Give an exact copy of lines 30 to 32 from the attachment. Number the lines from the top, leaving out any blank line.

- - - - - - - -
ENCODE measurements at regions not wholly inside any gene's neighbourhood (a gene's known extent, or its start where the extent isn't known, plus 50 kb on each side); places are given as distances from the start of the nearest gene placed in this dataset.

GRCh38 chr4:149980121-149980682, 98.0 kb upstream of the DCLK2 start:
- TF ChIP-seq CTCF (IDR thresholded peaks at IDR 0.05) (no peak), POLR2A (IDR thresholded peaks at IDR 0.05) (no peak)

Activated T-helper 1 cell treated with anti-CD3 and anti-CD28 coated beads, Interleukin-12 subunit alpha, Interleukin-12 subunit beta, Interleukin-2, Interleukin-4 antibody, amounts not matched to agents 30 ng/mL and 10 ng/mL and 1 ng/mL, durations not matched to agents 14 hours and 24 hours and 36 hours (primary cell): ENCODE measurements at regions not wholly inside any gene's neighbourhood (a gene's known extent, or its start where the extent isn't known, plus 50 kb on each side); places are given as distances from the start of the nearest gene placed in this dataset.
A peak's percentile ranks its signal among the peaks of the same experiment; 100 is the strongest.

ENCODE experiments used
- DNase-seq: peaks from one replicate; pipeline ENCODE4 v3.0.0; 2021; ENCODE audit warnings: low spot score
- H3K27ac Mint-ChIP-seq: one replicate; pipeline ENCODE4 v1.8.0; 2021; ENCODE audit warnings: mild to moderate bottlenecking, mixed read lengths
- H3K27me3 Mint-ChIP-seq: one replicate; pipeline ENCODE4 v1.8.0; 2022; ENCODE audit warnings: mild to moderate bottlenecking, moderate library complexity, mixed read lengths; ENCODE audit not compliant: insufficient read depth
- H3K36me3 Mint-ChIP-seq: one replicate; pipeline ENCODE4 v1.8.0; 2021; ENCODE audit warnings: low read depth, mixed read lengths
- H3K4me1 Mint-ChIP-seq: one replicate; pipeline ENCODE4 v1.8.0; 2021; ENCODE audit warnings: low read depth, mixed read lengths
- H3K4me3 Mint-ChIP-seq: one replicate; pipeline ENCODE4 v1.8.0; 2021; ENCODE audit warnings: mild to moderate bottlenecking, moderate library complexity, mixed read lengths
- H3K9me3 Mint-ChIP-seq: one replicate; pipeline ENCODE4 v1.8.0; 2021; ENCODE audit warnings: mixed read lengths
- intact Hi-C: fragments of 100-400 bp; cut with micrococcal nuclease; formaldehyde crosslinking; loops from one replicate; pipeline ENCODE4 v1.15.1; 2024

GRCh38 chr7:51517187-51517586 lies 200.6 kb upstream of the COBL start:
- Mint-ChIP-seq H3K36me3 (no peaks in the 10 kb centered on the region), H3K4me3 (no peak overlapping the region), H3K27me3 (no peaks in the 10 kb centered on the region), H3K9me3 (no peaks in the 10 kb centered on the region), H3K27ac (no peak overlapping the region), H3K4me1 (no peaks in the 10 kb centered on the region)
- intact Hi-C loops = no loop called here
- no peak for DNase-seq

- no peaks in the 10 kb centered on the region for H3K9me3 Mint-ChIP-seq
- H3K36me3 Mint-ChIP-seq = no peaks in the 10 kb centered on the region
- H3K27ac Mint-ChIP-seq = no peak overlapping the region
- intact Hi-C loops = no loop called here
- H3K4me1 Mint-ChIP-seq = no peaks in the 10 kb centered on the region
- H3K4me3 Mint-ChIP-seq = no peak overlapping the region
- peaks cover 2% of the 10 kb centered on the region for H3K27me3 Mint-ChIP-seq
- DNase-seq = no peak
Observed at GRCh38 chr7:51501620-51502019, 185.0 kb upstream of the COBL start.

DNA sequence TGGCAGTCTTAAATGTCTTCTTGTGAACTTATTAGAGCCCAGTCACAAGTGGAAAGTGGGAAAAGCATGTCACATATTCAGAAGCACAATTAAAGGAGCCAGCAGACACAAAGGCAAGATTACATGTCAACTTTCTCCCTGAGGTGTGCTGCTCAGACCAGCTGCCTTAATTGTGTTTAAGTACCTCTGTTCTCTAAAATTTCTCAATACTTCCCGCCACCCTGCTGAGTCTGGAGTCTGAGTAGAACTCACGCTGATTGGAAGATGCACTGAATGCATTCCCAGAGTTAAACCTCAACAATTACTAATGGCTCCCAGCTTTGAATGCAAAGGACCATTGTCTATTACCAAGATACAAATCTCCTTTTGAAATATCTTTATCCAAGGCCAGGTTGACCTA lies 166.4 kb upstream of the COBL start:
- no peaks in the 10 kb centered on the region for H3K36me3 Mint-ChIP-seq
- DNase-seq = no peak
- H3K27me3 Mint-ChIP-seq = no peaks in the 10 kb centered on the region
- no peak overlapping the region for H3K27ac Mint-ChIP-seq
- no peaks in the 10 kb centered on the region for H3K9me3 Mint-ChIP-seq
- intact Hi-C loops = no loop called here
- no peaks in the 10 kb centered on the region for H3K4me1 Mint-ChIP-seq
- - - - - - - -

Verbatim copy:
- DNase-seq = no peak
- H3K27me3 Mint-ChIP-seq = no peaks in the 10 kb centered on the region
- no peak overlapping the region for H3K27ac Mint-ChIP-seq